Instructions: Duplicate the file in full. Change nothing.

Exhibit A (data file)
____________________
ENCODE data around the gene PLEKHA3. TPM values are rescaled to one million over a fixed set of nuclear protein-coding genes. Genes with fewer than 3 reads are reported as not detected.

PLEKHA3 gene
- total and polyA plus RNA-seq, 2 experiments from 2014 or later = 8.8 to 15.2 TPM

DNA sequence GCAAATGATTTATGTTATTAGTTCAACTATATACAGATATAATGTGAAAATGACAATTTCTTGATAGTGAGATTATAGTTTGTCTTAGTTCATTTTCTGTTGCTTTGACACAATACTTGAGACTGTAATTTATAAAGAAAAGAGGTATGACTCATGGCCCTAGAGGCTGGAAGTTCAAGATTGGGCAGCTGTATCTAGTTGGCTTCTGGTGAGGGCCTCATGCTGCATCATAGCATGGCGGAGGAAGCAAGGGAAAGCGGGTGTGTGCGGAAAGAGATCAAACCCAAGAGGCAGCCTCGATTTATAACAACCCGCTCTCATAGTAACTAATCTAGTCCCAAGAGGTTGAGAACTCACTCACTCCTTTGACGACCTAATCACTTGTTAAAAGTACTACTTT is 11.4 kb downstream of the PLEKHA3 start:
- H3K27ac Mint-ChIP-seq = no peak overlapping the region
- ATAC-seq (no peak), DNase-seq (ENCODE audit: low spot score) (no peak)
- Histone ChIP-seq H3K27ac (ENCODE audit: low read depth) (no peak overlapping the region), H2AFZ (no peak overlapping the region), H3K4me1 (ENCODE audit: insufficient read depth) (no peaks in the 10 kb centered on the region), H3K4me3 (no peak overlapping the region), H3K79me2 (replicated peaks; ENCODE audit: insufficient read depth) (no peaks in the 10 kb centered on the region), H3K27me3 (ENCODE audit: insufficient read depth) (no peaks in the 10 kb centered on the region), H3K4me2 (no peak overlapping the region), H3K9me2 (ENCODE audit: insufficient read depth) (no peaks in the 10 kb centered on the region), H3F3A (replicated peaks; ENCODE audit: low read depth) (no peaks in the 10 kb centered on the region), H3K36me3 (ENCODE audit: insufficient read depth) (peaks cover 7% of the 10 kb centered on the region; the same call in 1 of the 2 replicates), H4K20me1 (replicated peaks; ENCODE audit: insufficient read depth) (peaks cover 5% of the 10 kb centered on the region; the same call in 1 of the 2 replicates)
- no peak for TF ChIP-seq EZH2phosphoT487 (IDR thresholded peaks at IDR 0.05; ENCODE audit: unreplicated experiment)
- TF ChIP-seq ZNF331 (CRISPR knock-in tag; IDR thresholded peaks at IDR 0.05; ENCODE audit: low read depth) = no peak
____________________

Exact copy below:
ENCODE data around the gene PLEKHA3. TPM values are rescaled to one million over a fixed set of nuclear protein-coding genes. Genes with fewer than 3 reads are reported as not detected.

PLEKHA3 gene
- total and polyA plus RNA-seq, 2 experiments from 2014 or later = 8.8 to 15.2 TPM

DNA sequence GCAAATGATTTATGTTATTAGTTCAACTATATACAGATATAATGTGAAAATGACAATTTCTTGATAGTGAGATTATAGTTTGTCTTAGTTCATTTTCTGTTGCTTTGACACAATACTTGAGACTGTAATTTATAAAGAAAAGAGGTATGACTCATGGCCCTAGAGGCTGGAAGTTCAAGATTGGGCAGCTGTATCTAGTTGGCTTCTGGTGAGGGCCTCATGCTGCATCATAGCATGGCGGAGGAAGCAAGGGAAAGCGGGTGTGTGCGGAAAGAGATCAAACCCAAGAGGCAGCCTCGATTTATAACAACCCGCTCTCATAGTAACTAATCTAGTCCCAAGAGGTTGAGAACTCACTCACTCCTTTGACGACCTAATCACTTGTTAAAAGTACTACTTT is 11.4 kb downstream of the PLEKHA3 start:
- H3K27ac Mint-ChIP-seq = no peak overlapping the region
- ATAC-seq (no peak), DNase-seq (ENCODE audit: low spot score) (no peak)
- Histone ChIP-seq H3K27ac (ENCODE audit: low read depth) (no peak overlapping the region), H2AFZ (no peak overlapping the region), H3K4me1 (ENCODE audit: insufficient read depth) (no peaks in the 10 kb centered on the region), H3K4me3 (no peak overlapping the region), H3K79me2 (replicated peaks; ENCODE audit: insufficient read depth) (no peaks in the 10 kb centered on the region), H3K27me3 (ENCODE audit: insufficient read depth) (no peaks in the 10 kb centered on the region), H3K4me2 (no peak overlapping the region), H3K9me2 (ENCODE audit: insufficient read depth) (no peaks in the 10 kb centered on the region), H3F3A (replicated peaks; ENCODE audit: low read depth) (no peaks in the 10 kb centered on the region), H3K36me3 (ENCODE audit: insufficient read depth) (peaks cover 7% of the 10 kb centered on the region; the same call in 1 of the 2 replicates), H4K20me1 (replicated peaks; ENCODE audit: insufficient read depth) (peaks cover 5% of the 10 kb centered on the region; the same call in 1 of the 2 replicates)
- no peak for TF ChIP-seq EZH2phosphoT487 (IDR thresholded peaks at IDR 0.05; ENCODE audit: unreplicated experiment)
- TF ChIP-seq ZNF331 (CRISPR knock-in tag; IDR thresholded peaks at IDR 0.05; ENCODE audit: low read depth) = no peak